Mallory Noe-Payne

Reporter - Richmond

Mallory Noe-Payne is an award-winning reporter and producer based in Richmond, Virginia. She's done work for NPR's newscast unit, APM's Marketplace and Public Radio International. 

Although she's a native Virginian, she's also worked for public radio in Boston. There, she helped produce stories about higher education, including a nationally-airing series on the German university system.   In addition to working for WGBH, she's worked at WAMU in Washington D.C. She graduated from Virginia Tech with degrees in Journalism and Political Science. 

For more frequent updates from Richmond, or occasional commentary on rock climbing and vegetable gardening, you can follow Mallory on Twitter @MalloryNoePayne

Steve Helber / AP

 

 

The chances for Medicaid expansion in Virginia crept up Thursday when a key Republican lawmaker from Southwest Virginia announced his support for the plan.

 

Terry Kilgore is a prominent conservative in Virginia politics.  Speaking on the John Fredericks Show, he says he now supports expanding the health insurance program for the poor, known as  Medicaid, if Virginia includes work requirements.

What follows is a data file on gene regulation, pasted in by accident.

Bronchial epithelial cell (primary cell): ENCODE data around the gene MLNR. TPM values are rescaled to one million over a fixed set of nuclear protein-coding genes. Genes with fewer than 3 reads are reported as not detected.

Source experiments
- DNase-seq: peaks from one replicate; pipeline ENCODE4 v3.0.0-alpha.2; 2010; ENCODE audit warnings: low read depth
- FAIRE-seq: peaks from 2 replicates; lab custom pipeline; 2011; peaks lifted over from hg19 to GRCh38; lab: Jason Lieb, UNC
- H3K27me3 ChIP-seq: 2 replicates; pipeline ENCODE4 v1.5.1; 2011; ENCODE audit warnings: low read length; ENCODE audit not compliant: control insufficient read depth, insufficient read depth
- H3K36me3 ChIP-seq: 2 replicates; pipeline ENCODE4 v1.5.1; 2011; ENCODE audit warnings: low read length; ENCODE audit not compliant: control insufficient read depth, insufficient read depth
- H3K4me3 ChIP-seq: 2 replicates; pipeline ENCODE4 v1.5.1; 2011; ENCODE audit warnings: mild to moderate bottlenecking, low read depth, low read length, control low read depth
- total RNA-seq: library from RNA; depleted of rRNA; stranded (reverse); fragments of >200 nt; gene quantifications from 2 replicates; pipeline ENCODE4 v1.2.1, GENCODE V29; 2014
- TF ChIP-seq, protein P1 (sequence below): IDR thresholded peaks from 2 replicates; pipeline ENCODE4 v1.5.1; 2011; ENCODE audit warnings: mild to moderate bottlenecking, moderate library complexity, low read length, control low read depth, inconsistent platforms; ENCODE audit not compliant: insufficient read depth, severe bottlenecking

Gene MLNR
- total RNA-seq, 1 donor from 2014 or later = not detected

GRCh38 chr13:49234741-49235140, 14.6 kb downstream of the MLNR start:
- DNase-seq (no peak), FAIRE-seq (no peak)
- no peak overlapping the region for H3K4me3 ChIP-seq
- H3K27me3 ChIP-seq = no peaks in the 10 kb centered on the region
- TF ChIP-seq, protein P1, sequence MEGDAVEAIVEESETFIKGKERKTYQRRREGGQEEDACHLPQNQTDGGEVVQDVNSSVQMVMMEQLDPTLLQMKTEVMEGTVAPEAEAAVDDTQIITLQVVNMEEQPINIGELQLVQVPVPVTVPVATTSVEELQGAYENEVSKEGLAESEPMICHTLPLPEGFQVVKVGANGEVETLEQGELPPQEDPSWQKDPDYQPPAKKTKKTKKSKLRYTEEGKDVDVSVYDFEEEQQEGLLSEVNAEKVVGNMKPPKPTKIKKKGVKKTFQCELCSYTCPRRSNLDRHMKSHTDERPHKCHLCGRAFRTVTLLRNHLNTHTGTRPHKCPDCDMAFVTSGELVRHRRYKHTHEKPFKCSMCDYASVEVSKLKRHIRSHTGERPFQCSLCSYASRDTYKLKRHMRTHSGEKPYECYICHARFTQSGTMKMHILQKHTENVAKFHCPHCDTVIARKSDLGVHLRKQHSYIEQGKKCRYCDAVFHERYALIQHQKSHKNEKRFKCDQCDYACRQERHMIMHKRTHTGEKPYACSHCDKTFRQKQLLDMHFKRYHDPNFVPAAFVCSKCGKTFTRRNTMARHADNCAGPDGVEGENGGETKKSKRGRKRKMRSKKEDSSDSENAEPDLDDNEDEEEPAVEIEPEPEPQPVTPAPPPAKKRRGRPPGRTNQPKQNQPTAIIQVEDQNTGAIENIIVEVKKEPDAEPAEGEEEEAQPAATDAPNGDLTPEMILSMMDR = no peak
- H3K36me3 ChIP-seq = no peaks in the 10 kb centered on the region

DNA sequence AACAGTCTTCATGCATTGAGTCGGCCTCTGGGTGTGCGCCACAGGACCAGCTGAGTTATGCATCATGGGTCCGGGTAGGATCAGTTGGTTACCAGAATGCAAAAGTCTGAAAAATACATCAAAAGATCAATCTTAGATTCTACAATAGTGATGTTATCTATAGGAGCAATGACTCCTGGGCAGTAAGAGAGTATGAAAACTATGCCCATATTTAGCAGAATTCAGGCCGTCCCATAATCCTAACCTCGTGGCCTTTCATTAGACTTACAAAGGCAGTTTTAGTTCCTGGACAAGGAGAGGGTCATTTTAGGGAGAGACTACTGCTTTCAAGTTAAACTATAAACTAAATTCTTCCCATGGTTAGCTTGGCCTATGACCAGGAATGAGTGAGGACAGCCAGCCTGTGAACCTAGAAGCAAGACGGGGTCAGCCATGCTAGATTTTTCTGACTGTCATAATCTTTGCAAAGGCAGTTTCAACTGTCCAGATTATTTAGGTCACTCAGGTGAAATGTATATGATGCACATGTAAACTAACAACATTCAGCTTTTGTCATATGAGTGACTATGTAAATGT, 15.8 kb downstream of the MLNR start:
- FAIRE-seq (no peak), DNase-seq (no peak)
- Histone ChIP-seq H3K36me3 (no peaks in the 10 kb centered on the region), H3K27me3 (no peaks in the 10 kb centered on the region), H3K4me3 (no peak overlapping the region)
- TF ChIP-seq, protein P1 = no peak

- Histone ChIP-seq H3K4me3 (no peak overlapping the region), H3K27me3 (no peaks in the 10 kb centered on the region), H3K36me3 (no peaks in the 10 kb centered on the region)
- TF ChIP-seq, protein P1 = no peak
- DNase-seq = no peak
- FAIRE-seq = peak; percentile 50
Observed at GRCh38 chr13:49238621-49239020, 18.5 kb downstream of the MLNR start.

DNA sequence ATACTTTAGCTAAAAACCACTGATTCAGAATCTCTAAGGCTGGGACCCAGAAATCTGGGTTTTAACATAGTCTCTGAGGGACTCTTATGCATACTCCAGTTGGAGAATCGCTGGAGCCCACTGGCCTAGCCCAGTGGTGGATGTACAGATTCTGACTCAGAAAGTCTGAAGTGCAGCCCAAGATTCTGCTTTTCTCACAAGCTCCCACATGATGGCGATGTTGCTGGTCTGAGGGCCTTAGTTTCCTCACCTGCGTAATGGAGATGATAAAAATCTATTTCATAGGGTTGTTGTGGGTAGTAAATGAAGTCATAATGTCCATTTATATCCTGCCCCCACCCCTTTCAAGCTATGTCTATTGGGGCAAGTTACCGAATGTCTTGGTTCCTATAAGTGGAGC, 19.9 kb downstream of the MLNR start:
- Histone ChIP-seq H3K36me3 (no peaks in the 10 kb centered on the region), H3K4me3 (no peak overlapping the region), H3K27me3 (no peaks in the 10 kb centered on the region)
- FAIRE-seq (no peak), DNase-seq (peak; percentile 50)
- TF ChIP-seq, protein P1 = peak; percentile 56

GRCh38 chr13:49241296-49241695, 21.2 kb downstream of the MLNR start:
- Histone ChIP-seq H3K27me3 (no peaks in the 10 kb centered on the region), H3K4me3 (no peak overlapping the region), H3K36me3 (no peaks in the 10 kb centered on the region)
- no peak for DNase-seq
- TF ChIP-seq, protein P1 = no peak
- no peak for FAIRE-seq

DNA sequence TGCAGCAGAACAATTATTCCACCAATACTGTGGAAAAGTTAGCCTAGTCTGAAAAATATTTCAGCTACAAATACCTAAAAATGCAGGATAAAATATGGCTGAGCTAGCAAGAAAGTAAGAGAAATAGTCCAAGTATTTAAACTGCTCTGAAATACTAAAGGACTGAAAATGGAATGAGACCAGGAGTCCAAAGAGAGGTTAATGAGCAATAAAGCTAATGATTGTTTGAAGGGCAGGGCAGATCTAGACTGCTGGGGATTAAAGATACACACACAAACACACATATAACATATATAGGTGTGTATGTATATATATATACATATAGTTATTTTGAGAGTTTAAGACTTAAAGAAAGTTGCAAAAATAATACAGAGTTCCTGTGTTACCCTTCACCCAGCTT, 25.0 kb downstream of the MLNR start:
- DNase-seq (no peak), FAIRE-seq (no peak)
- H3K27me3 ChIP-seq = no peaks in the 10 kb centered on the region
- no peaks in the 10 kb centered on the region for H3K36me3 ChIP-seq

Steve Helber / AP

Heading into this year’s General Assembly Republicans had been battered at the polls. They were clinging to a single-vote majority that they won by by the luck of the draw. Now, one month in, Republican Speaker of the House Kirk Cox is upbeat.

Mallory Noe-Payne / RADIOIQ

There’s a push to get students excited about computer science and tech. A new public high school in Richmond is tapping into that trend. But the school, called CodeRVA, isn’t just relying on innovative curriculum. It’s also an entirely different model of teaching, where school is a workplace.

flightlog/Flickr CC

 

Anyone who has driven on Virginia’s interstates knows you have to be ready to share the road with trucks. But some are now pushing for those trucks to get even larger.

Sara D. Davis / AP

 

 

Children who are born deaf or hard of hearing often wind up in kindergarten with no formal language. The state wants to find out why and what can be done, but there’s disagreement over the best approach.

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